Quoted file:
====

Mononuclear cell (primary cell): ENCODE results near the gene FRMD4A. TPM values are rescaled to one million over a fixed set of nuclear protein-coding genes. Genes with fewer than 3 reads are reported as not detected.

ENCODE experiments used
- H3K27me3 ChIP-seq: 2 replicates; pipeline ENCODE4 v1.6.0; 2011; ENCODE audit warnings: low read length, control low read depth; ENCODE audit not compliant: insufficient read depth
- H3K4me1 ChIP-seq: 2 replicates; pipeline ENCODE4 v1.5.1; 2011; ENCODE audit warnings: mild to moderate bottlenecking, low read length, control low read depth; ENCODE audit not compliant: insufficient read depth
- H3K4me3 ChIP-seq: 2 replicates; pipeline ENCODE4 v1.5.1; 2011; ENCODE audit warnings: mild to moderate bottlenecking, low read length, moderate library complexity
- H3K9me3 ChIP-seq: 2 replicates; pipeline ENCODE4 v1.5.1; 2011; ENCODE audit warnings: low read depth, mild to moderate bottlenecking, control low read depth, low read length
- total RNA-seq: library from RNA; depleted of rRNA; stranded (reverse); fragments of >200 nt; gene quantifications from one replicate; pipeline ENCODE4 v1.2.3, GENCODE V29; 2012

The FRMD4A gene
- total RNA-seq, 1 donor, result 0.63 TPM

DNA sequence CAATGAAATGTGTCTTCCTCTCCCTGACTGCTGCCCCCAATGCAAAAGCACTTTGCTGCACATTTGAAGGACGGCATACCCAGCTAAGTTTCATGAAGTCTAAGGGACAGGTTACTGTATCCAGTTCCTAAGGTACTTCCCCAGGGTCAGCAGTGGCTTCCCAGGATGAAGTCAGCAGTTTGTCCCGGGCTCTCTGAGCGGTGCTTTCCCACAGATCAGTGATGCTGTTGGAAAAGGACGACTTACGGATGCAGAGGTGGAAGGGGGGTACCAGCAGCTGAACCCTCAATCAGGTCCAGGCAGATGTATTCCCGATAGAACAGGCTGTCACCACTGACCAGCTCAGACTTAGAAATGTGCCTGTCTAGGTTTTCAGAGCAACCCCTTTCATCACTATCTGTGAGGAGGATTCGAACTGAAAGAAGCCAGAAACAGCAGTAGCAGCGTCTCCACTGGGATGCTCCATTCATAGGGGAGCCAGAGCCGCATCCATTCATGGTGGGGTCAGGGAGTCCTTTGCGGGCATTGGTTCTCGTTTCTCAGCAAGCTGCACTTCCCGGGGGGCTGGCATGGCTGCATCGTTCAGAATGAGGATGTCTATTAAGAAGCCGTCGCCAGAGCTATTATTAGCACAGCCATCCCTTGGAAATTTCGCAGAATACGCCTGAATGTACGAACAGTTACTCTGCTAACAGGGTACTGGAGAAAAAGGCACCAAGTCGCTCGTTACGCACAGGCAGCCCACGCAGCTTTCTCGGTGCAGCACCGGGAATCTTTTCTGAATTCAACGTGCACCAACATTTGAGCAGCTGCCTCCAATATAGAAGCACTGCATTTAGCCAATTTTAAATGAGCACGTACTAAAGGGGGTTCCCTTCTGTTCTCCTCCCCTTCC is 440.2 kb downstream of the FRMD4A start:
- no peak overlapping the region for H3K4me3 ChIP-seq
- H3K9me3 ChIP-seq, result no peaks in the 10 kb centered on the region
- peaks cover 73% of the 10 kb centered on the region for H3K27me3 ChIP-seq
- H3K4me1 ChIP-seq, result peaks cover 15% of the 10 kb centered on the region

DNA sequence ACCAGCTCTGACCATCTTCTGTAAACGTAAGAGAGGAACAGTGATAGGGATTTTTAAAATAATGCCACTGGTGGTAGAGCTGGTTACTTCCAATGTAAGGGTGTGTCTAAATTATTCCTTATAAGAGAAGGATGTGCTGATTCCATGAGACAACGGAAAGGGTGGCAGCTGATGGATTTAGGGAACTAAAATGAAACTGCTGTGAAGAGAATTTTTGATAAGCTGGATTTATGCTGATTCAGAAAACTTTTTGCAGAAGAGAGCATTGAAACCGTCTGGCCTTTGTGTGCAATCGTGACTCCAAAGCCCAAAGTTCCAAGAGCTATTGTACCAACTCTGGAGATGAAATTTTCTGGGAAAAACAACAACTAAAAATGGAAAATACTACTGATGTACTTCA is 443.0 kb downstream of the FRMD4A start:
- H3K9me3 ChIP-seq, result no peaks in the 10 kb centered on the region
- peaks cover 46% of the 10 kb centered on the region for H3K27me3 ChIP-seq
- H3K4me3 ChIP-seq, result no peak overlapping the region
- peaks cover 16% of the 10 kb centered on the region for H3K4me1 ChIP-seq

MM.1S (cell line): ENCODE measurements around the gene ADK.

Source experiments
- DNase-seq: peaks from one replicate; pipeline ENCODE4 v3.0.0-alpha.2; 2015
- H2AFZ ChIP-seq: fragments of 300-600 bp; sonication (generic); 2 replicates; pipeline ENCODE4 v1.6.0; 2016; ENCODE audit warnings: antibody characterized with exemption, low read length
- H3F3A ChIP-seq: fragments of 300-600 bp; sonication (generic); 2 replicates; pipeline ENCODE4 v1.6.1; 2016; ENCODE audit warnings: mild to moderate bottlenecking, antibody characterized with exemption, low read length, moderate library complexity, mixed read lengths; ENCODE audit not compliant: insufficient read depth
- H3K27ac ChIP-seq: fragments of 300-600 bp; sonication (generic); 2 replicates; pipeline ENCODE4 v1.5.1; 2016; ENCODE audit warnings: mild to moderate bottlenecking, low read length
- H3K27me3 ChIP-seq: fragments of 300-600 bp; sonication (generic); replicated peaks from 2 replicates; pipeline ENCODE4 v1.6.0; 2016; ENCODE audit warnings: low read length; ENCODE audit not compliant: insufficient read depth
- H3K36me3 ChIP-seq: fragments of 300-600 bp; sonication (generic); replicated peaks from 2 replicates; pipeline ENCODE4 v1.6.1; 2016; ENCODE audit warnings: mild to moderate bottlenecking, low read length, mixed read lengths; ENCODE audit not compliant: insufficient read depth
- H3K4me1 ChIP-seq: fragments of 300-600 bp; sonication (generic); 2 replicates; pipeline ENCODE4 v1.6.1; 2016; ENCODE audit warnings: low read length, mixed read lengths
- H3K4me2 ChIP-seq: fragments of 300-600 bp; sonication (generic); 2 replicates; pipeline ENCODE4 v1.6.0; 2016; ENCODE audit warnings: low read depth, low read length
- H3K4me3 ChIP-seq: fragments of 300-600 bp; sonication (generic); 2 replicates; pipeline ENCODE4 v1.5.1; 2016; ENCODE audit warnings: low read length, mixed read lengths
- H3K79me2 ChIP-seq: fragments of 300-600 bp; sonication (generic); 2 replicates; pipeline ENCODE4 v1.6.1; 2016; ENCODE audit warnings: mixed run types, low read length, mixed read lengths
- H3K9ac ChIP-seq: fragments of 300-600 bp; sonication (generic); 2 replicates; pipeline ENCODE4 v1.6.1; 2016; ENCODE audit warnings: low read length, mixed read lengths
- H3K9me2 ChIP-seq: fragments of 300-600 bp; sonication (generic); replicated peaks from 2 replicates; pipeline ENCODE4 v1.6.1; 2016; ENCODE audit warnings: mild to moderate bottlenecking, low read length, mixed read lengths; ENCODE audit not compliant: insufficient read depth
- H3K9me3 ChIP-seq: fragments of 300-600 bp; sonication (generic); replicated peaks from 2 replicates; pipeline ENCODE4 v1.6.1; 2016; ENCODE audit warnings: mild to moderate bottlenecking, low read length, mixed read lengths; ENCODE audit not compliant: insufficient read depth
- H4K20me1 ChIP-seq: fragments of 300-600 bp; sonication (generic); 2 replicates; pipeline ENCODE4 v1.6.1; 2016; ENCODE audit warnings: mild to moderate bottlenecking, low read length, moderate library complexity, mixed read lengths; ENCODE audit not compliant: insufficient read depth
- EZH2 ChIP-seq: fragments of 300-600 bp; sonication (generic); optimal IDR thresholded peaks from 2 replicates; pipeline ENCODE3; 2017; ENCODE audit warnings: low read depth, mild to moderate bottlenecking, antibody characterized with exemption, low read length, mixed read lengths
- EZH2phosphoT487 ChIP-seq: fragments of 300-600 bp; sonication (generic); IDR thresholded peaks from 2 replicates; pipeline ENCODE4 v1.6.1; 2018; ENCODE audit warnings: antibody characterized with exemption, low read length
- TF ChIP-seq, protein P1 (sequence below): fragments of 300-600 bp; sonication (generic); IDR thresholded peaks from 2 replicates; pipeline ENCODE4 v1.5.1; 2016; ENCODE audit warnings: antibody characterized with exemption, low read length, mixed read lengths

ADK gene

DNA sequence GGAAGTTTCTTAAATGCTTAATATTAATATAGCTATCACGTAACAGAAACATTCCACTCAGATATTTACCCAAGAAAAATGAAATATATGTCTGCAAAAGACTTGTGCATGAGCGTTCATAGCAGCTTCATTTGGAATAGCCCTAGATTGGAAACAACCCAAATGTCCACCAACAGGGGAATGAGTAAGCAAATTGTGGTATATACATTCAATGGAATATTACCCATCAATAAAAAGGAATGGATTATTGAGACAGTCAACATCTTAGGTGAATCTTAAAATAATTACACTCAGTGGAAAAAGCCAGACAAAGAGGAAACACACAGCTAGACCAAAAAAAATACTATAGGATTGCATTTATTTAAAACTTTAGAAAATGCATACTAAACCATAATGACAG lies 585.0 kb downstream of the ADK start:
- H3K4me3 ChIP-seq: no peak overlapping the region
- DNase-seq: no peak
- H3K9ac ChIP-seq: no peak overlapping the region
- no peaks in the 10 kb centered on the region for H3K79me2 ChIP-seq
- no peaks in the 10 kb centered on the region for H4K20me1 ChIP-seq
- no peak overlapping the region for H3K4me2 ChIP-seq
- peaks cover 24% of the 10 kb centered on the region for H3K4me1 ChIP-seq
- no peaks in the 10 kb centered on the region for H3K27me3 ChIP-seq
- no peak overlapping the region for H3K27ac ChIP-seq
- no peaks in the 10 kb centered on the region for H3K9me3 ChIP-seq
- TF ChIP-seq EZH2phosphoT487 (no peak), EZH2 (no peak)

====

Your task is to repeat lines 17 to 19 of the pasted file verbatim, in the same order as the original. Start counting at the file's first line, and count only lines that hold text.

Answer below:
- peaks cover 46% of the 10 kb centered on the region for H3K27me3 ChIP-seq
- H3K4me3 ChIP-seq, result no peak overlapping the region
- peaks cover 16% of the 10 kb centered on the region for H3K4me1 ChIP-seq